All domestic Virgin Australia jet flights will see business class from 18 January 2012, with the airline's A330, Boeing 737 and Embraer planes losing premium economy in favour of domestic business class seats by then.
The move excludes New Zealand and Pacific Island flights on Virgin's Pacific Blue subsidiary, as well as the ATR 72 turboprop planes that run on some regional Queensland routes and on the Capital Connect Canberra flights.
It's the latest move in Virgin's attempts to woo Australian business travellers away from Qantas, and follows news last week that all "triangle" flights between Sydney, Melbourne and Brisbane would have business class from January.
Virgin Australia's CEO John Borghetti is certainly keen to spruik his airline's business travel offerings in the wake of the Qantas strikes. "Our new Business Class product is a key part of our strategy to reposition Virgin Australia as the airline of choice," Borghetti said.
On board the 737, there are two rows of business class in a 2-2 configuration, with a standard domestic business 38 inch seat pitch. (Pitch is the distance between your seat back and the one in front: the space that's yours during the flight.)
The A330, however, sees a more spacious seating arrangement, with a 2-3-2 layout and 62 inches of pitch.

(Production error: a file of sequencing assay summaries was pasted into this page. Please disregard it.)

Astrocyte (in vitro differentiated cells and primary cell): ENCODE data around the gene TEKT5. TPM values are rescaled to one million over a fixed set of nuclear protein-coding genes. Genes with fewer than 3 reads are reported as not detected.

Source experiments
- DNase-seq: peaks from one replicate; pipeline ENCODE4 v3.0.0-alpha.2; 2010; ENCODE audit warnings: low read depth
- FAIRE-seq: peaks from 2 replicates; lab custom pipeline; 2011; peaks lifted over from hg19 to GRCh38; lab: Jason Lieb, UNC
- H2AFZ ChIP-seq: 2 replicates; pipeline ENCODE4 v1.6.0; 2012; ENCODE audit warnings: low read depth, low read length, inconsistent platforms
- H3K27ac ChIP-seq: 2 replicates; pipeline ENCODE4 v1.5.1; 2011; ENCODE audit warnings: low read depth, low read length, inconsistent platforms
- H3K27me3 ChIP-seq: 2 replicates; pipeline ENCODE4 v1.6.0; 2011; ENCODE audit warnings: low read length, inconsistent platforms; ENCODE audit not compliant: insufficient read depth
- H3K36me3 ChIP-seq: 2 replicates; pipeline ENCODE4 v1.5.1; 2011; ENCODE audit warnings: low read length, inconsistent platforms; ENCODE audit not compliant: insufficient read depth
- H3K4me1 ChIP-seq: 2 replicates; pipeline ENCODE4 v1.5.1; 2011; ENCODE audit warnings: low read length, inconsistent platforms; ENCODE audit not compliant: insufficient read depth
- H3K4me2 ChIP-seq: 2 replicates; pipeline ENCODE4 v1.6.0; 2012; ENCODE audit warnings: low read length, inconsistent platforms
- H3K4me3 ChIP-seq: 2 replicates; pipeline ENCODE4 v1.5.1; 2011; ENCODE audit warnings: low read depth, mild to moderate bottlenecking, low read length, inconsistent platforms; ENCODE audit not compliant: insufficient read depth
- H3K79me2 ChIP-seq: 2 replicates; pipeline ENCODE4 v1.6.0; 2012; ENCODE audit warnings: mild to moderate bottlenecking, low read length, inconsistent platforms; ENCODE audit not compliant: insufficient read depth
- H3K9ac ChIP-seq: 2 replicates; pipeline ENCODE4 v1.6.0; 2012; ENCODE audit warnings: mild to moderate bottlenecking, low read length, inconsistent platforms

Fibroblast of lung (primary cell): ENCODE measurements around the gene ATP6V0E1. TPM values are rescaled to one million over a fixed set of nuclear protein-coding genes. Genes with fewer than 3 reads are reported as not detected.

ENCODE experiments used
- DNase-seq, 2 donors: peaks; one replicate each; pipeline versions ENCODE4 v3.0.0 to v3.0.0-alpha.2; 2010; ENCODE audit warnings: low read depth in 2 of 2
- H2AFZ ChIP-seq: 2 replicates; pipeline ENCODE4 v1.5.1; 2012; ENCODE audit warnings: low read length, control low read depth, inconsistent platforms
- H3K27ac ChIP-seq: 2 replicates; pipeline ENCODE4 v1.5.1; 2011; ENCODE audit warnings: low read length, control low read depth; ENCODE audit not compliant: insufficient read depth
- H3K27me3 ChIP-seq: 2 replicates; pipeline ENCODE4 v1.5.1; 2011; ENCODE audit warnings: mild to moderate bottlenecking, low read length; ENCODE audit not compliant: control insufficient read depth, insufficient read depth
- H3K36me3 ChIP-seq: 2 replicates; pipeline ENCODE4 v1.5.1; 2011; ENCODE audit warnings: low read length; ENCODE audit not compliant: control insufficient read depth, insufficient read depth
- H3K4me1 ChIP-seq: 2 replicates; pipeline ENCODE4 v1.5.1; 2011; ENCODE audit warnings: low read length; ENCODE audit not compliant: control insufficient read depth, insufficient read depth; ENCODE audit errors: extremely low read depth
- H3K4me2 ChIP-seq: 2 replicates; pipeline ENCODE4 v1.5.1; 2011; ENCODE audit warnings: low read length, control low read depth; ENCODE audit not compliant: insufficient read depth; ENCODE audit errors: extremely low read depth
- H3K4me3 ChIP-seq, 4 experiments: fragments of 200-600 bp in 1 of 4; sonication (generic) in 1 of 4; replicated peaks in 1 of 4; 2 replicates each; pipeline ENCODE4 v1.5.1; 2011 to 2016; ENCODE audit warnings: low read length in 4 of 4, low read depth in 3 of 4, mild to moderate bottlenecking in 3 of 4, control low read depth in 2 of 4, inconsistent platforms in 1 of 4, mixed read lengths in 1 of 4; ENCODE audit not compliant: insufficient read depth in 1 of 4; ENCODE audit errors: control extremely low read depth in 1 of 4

We've reviewed the A330 seats on the Perth-Sydney route, but they'll also be seen on the Triangle from January.
Introductory fares will start at $359 (Brisbane-Newcastle flights are the cheapest on the network), making it a little easier for frequent flyers to persuade their travel departments to cough up for business class on the routes.
Keen-eyed frequent flyers thinking about requalifying for Platinum or Gold status will also have noticed that the dates of the introductory fares also coincide with Virgin's Velocity Frequent Flyer double status credits promotion, which lasts until 31 January 2012.
About John Walton
Aviation journalist and travel columnist John took his first long-haul flight when he was eight weeks old and hasn't looked back since. Well, except when facing rearwards in business class.